We will provide our public stockholders with the opportunity to redeem all or a portion of their public shares upon the completion of our initial business combination at a per-share price, payable in cash, equal to the aggregate amount then on deposit in the trust account calculated as of two business days prior to the consummation of our initial business combination, including interest earned on the funds held in the trust account (net of permitted withdrawals), divided by the number of then outstanding public shares, subject to the limitations described herein. The amount in the trust account was initially $10.00 per public share. The per share amount we will distribute to investors who properly redeem their shares will not be reduced by the deferred underwriting commissions we will pay to the underwriters of our Initial Public Offering. Our initial stockholders, sponsor, officers and directors have entered into a letter agreement with us, pursuant to which they have agreed to waive their redemption rights with respect to any founder shares and public shares they hold in connection with the completion of our initial business combination. Unlike many special purpose acquisition companies that hold stockholder votes and conduct proxy solicitations in conjunction with their initial business combinations and provide for related redemptions of public shares for cash upon completion of such initial business combinations even when a vote is not required by law, if a stockholder vote is not required by law and we do not decide to hold a stockholder vote for business or other legal reasons, we will, pursuant to our amended and restated certificate of incorporation, conduct the redemptions pursuant to the tender offer rules of the SEC, and file tender offer documents with the SEC prior to completing our initial business combination. Our amended and restated certificate of incorporation requires these tender offer documents to contain substantially the same financial and other information about our initial business combination and the redemption rights as is required under the SECs proxy rules. If, however, a stockholder approval of the transaction is required by law, or we decide to obtain stockholder approval for business or other legal reasons, we will, like many special purpose acquisition companies, offer to redeem shares in conjunction with a proxy solicitation pursuant to the proxy rules and not pursuant to the tender offer rules. If we seek stockholder approval, we will complete our initial business combination only if a majority of the shares of common stock voted are voted in favor of our initial business combination. However, the participation of our sponsor, officers, directors, advisors or their affiliates in privately-negotiated transactions, if any, could result in the approval of our initial business combination even if a majority of our public stockholders vote, or indicate their intention to vote, against such initial business combination. For purposes of seeking approval of the majority of our outstanding shares of common stock, non-votes will have no effect on the approval of our initial business combination once a quorum is obtained.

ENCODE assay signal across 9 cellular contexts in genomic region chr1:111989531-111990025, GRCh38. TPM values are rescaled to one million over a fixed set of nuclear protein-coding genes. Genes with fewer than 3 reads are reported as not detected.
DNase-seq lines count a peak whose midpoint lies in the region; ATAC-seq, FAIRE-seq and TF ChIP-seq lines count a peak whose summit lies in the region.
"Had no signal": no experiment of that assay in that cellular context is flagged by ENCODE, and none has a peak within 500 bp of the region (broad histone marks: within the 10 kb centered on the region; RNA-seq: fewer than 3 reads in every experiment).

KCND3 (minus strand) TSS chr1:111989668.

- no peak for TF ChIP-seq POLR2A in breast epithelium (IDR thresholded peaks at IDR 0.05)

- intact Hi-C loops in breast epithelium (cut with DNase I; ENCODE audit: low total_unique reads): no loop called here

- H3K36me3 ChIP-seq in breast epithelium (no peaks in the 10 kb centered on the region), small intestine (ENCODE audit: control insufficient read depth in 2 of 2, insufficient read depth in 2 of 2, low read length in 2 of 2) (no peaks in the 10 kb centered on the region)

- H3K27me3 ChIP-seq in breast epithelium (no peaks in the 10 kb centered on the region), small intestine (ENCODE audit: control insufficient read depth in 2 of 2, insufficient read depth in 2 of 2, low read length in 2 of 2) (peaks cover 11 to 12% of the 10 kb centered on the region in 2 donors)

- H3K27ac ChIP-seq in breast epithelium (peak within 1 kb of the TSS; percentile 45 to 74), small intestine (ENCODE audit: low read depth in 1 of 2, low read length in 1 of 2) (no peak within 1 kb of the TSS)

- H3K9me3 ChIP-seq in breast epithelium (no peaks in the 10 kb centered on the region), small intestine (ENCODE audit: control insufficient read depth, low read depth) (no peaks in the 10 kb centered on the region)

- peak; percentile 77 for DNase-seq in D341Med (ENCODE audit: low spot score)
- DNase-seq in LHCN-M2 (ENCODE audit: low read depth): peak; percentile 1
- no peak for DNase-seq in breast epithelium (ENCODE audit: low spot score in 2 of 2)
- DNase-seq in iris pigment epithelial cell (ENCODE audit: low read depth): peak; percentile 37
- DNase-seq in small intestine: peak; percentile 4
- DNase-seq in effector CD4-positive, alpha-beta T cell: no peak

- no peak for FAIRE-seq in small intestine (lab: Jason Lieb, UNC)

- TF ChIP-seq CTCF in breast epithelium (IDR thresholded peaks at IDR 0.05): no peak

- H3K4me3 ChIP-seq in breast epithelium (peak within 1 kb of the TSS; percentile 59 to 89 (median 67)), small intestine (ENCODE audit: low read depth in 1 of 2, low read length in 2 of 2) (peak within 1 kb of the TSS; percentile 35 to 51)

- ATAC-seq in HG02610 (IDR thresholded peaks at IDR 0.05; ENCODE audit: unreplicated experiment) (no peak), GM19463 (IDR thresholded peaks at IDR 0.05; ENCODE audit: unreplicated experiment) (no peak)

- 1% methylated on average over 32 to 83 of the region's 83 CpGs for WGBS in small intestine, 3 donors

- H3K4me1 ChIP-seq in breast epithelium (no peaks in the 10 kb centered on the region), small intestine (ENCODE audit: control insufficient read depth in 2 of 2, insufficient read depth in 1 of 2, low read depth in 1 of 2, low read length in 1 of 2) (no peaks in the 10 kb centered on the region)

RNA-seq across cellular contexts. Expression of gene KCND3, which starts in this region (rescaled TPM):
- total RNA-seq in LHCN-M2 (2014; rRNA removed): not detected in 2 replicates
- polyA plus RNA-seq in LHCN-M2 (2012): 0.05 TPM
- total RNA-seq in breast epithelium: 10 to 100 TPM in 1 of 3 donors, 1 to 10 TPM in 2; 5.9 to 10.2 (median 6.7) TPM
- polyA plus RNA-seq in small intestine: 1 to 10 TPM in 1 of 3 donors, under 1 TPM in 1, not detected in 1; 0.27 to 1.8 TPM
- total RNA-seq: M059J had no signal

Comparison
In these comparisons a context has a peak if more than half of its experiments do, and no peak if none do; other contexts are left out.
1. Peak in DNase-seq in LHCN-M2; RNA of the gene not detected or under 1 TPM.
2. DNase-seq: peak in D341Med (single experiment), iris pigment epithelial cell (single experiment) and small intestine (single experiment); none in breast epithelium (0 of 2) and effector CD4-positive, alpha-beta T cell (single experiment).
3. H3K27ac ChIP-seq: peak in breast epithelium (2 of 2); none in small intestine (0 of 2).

If we seek stockholder approval of our initial business combination and we do not conduct redemptions in connection with our initial business combination pursuant to the tender offer rules, our amended and restated certificate of incorporation provides that a public stockholder, together with any affiliate of such stockholder or any other person with whom such stockholder is acting in concert or as a group (as defined under Section 13 of the Exchange Act), will be restricted from seeking redemption rights with respect to more than an aggregate of 20% of the shares sold in the Initial Public Offering without our prior consent (the Excess Shares). However, we would not be restricting our stockholders ability to vote all of their shares (including Excess Shares) for or against our initial business combination. Our stockholders inability to redeem the Excess Shares will reduce their influence over our ability to complete our initial business combination, and such stockholders could suffer a material loss in their investment if they sell such Excess Shares on the open market. Additionally, such stockholders will not receive redemption distributions with respect to the Excess Shares if we complete our initial business combination. And, as a result, such stockholders will continue to hold that number of shares exceeding 20% and, in order to dispose such shares would be required to sell their shares in open market transactions, potentially at a loss.